Thursday, December 7

The hidden history of Groundhog Day – Timesherald

Punxsutawney Phil meets his worshiping masses in 2020, when he called for an early spring. What will this year say?

By Mike Weilbach

Early Wednesday morning in the small town of Punxsutawney, a burly old man in a top hat and tails unceremoniously plucked a grumpy groundhog from its winter den and presented it to a roaring crowd numbering in the tens of thousands. The man then whispered to the groundhog in a shared, secret language, what he calls “groundhog”…

And, for 136 years since 1886, Punxsutawney Phil, the most famous rodent this side of a mouse named Mickey, will have predicted the weather. Happy groundhog day. And as I write this on Friday, it will be read long after his prediction, and while I still don’t know what he said, I’m going to go out on a limb and say that Phil tells the guy he sees his shadow. (even if it’s cloudy) and we have six more weeks of winter. In this snowy, icy and very cold winter, otherwise it would completely lose its credibility (as does the groundhog, but you know…).

Although Phil’s batting average isn’t high (the National Climatic Data Center says his accuracy is only 39%, worse than flipping a coin), his forecast of six more weeks of winter is certain. In 136 attempts, that has been his decision more than 100 times.

However, as a naturalist, I love holidays named after an animal, and am amused that the national media has carved out a gap between mainstream stories like Russia about to invade Ukraine and President Biden about to to nominate a black woman to the Supreme Court.

And I love that it’s based on some natural history. Groundhogs, also called groundhogs, are in fact hibernators, sleeping all winter in underground burrows, their heart rate plummeting from 80 beats per minute in summer to five in winter. Five beats per minute! In February, the males wake from this sleep to explore their territory, searching for the dens of potential mates. After the scan, they go back to sleep for a month or so.

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Pennsylvania Dutch farmers who settled in the New World brought their German tradition of searching for a hibernating animal (to them it was badgers, while the British used hedgehogs) on February 2 for weather forecasts. Coming here and seeing groundhogs roaming around in February probably started the tradition of Groundhog Day.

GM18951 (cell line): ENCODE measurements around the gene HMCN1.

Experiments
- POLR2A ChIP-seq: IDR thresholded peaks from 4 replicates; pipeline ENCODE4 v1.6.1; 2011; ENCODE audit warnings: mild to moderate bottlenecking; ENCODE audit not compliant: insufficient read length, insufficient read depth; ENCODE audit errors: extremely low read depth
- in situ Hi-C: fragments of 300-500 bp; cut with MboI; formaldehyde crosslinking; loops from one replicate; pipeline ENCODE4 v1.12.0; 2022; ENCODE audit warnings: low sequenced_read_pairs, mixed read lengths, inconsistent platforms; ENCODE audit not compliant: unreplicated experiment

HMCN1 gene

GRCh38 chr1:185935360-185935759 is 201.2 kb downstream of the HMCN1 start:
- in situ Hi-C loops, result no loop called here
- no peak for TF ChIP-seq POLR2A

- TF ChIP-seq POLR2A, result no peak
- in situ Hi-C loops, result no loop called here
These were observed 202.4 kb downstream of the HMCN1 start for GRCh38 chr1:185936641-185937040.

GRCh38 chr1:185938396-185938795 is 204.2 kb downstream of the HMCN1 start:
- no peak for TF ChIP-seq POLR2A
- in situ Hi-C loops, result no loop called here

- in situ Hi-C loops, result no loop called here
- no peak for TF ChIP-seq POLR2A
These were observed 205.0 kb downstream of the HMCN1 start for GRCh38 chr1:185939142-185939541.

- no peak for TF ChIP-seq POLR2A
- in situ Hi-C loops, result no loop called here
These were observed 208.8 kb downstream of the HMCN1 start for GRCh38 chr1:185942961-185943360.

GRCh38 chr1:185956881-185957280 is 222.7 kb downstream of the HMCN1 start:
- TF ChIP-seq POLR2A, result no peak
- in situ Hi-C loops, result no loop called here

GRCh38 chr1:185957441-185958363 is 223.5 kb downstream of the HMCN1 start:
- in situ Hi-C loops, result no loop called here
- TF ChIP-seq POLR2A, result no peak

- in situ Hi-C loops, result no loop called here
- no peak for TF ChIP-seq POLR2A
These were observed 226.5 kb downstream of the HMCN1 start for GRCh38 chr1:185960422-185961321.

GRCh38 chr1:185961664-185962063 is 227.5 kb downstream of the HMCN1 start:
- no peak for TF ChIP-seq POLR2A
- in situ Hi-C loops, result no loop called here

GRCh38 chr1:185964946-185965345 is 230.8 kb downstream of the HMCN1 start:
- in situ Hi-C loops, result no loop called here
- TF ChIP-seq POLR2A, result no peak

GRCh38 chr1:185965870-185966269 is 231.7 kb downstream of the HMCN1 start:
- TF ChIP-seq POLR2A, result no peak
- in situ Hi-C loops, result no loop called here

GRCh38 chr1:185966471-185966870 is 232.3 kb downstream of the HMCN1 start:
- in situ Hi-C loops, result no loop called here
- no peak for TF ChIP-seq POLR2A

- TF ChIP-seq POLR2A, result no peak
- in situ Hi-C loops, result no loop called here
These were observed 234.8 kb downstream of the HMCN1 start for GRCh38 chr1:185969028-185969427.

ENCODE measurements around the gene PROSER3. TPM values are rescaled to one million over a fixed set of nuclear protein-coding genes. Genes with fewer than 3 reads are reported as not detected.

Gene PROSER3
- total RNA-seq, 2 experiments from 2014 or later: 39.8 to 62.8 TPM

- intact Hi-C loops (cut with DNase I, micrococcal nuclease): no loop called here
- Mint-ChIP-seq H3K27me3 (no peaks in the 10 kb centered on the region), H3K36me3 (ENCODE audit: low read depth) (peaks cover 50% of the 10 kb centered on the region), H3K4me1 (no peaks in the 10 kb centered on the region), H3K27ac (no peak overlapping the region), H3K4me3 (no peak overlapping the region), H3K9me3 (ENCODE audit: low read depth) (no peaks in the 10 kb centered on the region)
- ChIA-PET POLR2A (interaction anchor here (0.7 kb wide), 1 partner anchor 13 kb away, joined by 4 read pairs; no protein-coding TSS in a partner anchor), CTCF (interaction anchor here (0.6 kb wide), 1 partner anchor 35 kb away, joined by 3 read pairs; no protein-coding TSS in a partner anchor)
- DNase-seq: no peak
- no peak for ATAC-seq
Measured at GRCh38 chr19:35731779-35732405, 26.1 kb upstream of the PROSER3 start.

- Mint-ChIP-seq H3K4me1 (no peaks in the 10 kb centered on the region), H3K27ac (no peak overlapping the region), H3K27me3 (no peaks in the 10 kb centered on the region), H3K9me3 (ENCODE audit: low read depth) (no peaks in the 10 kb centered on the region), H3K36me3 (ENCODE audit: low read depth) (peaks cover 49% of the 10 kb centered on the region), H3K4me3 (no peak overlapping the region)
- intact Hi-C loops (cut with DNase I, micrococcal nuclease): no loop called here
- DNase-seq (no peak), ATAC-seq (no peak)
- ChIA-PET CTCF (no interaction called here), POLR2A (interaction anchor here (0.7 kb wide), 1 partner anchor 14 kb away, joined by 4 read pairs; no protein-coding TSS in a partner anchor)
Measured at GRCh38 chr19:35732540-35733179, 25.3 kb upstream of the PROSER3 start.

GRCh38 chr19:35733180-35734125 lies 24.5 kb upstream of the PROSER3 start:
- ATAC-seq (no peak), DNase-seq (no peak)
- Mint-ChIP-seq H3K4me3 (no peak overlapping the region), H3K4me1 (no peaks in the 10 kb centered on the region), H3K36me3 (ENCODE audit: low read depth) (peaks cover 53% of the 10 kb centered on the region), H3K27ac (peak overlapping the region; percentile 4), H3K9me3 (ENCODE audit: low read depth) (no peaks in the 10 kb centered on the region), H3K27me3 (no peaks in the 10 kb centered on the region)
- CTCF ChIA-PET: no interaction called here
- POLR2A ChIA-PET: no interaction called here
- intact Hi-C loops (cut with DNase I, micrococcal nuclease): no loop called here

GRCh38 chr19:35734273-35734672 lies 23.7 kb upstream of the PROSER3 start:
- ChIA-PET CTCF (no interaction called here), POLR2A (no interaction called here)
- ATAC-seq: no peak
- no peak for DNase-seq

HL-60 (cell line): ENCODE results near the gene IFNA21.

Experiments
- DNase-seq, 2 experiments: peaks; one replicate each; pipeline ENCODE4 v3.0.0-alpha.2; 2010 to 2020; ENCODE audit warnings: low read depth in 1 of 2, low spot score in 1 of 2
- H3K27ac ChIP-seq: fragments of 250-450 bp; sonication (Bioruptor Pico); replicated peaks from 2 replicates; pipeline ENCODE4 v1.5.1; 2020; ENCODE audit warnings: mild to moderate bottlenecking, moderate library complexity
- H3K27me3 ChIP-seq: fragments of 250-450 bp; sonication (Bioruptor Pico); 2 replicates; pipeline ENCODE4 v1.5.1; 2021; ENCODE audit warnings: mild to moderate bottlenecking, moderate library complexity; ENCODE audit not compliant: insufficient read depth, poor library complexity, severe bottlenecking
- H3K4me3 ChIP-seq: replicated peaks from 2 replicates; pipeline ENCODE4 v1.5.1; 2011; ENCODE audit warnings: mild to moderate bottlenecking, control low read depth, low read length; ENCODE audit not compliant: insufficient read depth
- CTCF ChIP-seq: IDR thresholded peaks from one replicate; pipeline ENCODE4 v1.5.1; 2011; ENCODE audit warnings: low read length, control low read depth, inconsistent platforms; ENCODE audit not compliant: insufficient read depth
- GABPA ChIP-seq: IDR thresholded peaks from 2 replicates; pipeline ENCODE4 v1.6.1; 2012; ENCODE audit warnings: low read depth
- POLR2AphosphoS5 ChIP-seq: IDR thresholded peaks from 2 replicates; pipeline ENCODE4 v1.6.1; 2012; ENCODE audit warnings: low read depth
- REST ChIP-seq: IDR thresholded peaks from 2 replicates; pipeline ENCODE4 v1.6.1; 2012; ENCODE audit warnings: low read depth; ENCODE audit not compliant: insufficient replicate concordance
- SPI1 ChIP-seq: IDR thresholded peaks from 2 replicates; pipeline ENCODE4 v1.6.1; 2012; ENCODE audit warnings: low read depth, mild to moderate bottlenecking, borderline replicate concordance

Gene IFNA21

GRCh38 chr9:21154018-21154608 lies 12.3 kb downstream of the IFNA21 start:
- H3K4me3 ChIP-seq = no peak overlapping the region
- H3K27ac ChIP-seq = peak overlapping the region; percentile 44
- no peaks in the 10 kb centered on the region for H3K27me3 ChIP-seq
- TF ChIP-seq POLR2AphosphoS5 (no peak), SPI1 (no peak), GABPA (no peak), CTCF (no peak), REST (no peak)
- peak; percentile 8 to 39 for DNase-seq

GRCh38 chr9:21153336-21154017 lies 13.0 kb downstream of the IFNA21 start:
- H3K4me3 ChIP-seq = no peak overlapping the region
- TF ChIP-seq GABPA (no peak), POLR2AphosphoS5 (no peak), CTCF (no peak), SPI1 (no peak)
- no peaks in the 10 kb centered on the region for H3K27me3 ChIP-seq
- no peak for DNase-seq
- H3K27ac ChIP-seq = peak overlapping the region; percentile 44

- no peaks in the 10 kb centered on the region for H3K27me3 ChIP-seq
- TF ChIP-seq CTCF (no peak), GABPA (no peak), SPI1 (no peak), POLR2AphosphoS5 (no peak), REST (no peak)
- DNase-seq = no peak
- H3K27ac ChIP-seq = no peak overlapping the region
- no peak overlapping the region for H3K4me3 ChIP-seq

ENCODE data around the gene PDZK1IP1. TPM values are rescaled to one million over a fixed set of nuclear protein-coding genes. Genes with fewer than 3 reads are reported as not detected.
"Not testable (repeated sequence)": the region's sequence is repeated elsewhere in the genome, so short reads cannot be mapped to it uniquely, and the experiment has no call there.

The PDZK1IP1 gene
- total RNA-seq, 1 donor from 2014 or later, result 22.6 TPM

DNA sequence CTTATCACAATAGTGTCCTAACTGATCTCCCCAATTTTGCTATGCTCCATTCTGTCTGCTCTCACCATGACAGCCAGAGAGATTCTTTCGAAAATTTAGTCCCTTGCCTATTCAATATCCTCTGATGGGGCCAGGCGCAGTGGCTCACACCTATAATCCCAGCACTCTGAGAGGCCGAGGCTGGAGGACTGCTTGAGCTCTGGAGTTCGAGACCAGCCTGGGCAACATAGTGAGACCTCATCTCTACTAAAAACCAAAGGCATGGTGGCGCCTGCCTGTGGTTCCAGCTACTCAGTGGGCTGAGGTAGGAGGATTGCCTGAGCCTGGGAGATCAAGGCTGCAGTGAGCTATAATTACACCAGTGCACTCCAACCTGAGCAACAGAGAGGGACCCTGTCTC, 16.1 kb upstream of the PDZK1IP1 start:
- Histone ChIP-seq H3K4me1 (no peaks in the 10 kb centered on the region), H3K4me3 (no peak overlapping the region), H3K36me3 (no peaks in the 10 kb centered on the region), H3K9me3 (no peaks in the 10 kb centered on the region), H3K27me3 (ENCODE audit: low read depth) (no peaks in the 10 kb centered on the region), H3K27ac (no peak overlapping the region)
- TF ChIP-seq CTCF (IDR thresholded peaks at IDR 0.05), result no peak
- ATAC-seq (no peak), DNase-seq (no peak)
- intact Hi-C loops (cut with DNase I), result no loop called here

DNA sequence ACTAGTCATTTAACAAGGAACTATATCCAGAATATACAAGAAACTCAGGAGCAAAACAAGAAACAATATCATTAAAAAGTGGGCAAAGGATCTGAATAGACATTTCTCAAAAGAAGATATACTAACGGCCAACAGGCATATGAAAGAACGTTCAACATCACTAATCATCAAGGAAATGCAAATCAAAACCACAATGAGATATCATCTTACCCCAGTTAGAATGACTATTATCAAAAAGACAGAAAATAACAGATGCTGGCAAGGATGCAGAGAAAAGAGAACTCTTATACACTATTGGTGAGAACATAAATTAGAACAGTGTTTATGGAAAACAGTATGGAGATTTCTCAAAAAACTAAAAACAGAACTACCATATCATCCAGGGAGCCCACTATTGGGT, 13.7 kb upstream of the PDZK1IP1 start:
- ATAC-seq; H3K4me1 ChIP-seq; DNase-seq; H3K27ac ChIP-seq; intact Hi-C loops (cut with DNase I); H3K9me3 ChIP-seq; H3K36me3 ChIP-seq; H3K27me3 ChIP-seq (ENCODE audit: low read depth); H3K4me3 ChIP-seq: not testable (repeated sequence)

But the February 2 election is no accident. Those same German settlers also commemorated the Christian Candlemas, the day the clergy blessed and distributed candles to combat the winter darkness, and lighted candles were placed in the windows. Candlemas arrive at the exact midpoint between the winter solstice and the spring equinox, and superstition held that if the weather was good that day, the second half of winter would be cold and stormy. “If the Candelaria is beautiful and bright”, said the superstition, “winter has another flight. If Candlemas brings clouds and rain, winter will not return.

Candlemas itself has an origin in the pagan celebration of Imbolc, one of the four days between quarters, the intermediate marks of the seasons. Echoes of ancient crusade festivities have stayed with us through the centuries on May Day, Halloween, and Groundhog Day.

Today we are in the middle of winter, as farmers used to remember by repeating the adage: “Groundhog day, half your hay”. Go at your own pace; make sure you have enough for the second half of winter.

It seems there was a tug-of-war a long time ago over which calendar would mark the seasons, one where the cross days would start, the other where the solstices and equinoxes would. Midsummer Eve, another pre-Christian holiday captured so beautifully by Shakespeare, occurs on the summer solstice, now the beginning of summer. But long ago, the solstice was the midpoint of the season.

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Parts of that ancient calendar have stayed with us, embedded in our cultural DNA. When that top-hatted gentleman dragged Phil out of his hole at Gobbler’s Knob, it reminded us of the old days when he ruled over a completely different calendar, and Wednesday was suddenly Imbolc, the first day of spring.

No matter what Phil calls this week, let’s be honest: He has a better chance of getting his prediction right than the Flyers of winning the Stanley Cup. Legs down, unfortunately.

ps The name Punxsutawney is so evocative. I knew it had to be a Native American name, but I only checked it out last week. Turns out it’s a Lenape phrase meaning “mosquito town.” Ssh, don’t tell the Chamber of Commerce, that’s not exactly the image they’d want to conjure up.

Mike Weilbacher runs the Schuylkill Center for Environmental Education in Upper Roxborough and tweets @SCEEMike. You can reach him at [email protected].

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